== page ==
The best places to stay in four price ranges: budget ($), moderate ($$), expensive ($$$), and luxury ($$$$)


Only in Japan: rock-bottom prices for dorm-style “capsules” (stacked, plastic compartments) for men or bunk beds for women. Rates include steam and dry saunas or common baths, also separated by gender; 100 beds. Roi Building, 5-5-1 Roppongi, Minato-ku; tel. 81 3 3404 4126.

Hotel Asia Center of Japan
“A great bargain, and only ten minutes’ walk from the high-profile Tokyo Midtown complex.”—Steve Beimel, founder, Esprit Travel & Tours, Japanese cultural tourism specialists. Long a favorite of budget travelers; 173 rooms are tiny but well kept, and staff provide essentials like toiletries and bottled water; close to subway lines. 8-10-32 Akasaka; tel. 81 3 3402 6111.


International House of Japan
“In the garden, you often forget that you’re in the middle of the city.”—Koichi Okada, Tokyo native and Japanese bamboo basket art expert for Santa Fe’s Tai Gallery. Nonprofit international cultural exchange center opens guestrooms to members and visitors; elegant oasis surrounded by a traditional garden; all 44 rooms recently renovated, many with garden views; deluxe and junior suites have separate dens. 5-11-16 Roppongi, Minato-ku; tel. 81 3 3470 4611.

Mitsui Garden Hotel Ginza
“Feels like you've gotten away from the frenetic pace of the street below.”—Wendy Yanagihara, author, Lonely Planet’s Tokyo Encounter guidebook. Business hotel with low-key cool courtesy of designer Piero Lissoni; earth tones and dark woods; 361 rooms, some with city views from the bathtub. 8-13-1 Ginza, Chuo-ku; tel. 81 3 3543 1131.

Hotel Villa Fontaine Shiodome
“A Japanese friend saw the lobby and said ‘Wow, you’ve really made it.’ He didn’t need to know that it’s an inexpensive hotel.”—Rochelle Kopp, Managing Principal, Japan Intercultural Consulting. Giant, otherworldly cones in the soaring atrium lobby; 497 compact and modern rooms with free Internet access. 1-9-2 Shinbashi, Minato-ku; tel. 81 3 3569 2220.

Yamanoue (Hilltop) Hotel
1937 building mixing Japanese imperial and art deco styles; one-time home of novelist Yukio Mishima. The 74 rooms are somewhat aging with dark wooden trim, well-worn furniture, and floral patterns, yet most see that as a patina. 1-1 Surugadai, Kanda, Chiyoda-ku; tel. 81 3 3293 2311.


Ginza Yoshimizu
“I feel like I’m staying in one of my Japanese friend’s parents’ houses—all organic materials in Japanese-style rooms, with futons on the floor.”—Rochelle Kopp. Many of the 11 ryokan (traditional inn) rooms have private showers, but try the common bath too. Located steps from Ginza’s exalted department stores. 3-11-3 Ginza, Chuo-ku; tel. 81 3 3248 4432.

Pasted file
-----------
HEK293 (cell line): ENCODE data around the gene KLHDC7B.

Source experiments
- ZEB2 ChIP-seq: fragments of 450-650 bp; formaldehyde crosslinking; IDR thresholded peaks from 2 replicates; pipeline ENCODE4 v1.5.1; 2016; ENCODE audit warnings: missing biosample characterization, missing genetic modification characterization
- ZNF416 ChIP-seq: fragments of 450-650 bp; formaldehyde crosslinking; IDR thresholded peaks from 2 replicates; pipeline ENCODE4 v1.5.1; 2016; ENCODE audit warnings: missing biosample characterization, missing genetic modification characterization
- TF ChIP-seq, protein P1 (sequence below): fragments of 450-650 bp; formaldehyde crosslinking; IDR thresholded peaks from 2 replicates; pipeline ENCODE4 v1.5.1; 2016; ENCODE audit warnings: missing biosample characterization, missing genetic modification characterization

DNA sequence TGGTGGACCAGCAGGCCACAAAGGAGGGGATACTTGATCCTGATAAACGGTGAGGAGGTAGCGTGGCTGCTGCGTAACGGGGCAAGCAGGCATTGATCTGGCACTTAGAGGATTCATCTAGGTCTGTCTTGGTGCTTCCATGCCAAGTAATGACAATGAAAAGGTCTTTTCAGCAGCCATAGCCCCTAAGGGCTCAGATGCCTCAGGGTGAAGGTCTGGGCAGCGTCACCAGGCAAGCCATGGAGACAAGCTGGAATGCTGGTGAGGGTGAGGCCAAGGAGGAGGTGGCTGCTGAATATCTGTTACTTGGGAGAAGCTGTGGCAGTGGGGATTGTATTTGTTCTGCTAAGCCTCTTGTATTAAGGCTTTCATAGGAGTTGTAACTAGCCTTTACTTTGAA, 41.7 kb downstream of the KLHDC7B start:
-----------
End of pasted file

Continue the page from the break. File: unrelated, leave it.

Hotel Claska
Boutique hotel named for do kurasuka (how best to live); a bit removed from the city center, but still tough to reserve one of the nine rooms; guest quarters on fourth and fifth floors of a renovated, eight-story, 1960s hotel building; rooms individually decorated by various Japanese designers; handmade wooden furniture and contemporary styling. 1-3-18 Chuo-cho, Meguro-ku; tel. 81 3 3719 8121.

Hotel Okura
The essential Tokyo hotel for generations; still a classic stay for mid-century decor; more than 800 updated rooms; in a quiet section of town yet in the center of everything. 2-10-4 Toranomon, Minato-ku; tel. 81 3 3582 0111.

Keio Plaza Hotel
One of the city’s first skyscrapers; built for the 1964 Olympics and still one of Tokyo’s largest and busiest hotels; many of the 1,450 rooms have views of Tokyo’s landmark city hall; fitness room and outdoor pool, in season. 2-2-1 Nishi-Shinjuku, Shinjuku-ku; tel. 81 3 3344 0111.

Royal Park Shiodome Tower
Shiny, contemporary hotel occupies the top floors of a skyscraper with bay views; all 490 rooms have lots of high-tech wizardry; singles are compact and doubles somewhat less so; fully equipped spa and gym. 6-3, Higashi-Shinbashi 1-chome, Minato-ku; tel. 81 3 6253 1111.


Grand Hyatt
“The modern amenities of Western style, mixed with eastern service culture, and a modern Asian aesthetic.”—David Myers, chef and founder, Sona and Comme Ça restaurants. In the hopping Roppongi Hills shopping and entertainment complex; 389 rooms with mahogany and natural fabric furnishings; top-notch spa and pool; seven restaurants, three bars, and a pastry shop. 6-10-3 Roppongi, Minato-ku; tel. 81 3 4333 1234.

Mandarin Oriental
“At least go for a drink. It’s a beautiful bar.”—Steve Beimel. Perched atop an office tower in Tokyo’s financial district; panoramic city views from the bar and guestrooms; private elevator glides up 38 floors to glass-walled lobby; 179 rooms furnished with collection-worthy fabrics and ceramics; designed for discrete luxury. 2-1-1 Nihonbashi Muromachi, Chuo-ku; tel. 81 3 3270 8800.

Park Hyatt
The Lost in Translation hotel; small enough for personal service (there is no front desk) yet grand enough for views across the city from 177 guestrooms, all located above the 41st floor; free high-speed Internet; private library; Club On The Park on 45th and 47th floors offers full-service spa, indoor pool, saunas, whirlpools, and gym. 3-7-1-2 Nishi-Shinjuku, Shinjuku-ku; tel. 81 3 5322 1234.

Peninsula Tokyo
Opened summer 2007; 314 spacious rooms blend high-tech gadgets (motion-sensors in the light controls) with traditional Japanese touches (Yui Higashibata lacquer folding screen in The Hibiya Suite); 1,000-piece art collection showcases traditional Japanese artisan techniques; most rooms have views of Hibiya Park or the Imperial Gardens. 1-8-1 Yurakucho, Chiyoda-ku; tel. 81 3 6270 2888.


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